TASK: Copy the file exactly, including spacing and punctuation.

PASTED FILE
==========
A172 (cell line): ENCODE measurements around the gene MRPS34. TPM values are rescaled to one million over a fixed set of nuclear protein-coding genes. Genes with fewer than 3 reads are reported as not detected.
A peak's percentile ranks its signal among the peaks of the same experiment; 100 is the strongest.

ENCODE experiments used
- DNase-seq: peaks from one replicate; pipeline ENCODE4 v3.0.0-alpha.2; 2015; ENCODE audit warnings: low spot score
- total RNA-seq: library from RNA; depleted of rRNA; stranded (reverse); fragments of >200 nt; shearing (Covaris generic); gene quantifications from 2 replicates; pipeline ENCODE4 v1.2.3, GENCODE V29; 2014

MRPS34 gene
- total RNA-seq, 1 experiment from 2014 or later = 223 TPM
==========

A172 (cell line): ENCODE measurements around the gene MRPS34. TPM values are rescaled to one million over a fixed set of nuclear protein-coding genes. Genes with fewer than 3 reads are reported as not detected.
A peak's percentile ranks its signal among the peaks of the same experiment; 100 is the strongest.

ENCODE experiments used
- DNase-seq: peaks from one replicate; pipeline ENCODE4 v3.0.0-alpha.2; 2015; ENCODE audit warnings: low spot score
- total RNA-seq: library from RNA; depleted of rRNA; stranded (reverse); fragments of >200 nt; shearing (Covaris generic); gene quantifications from 2 replicates; pipeline ENCODE4 v1.2.3, GENCODE V29; 2014

MRPS34 gene
- total RNA-seq, 1 experiment from 2014 or later = 223 TPM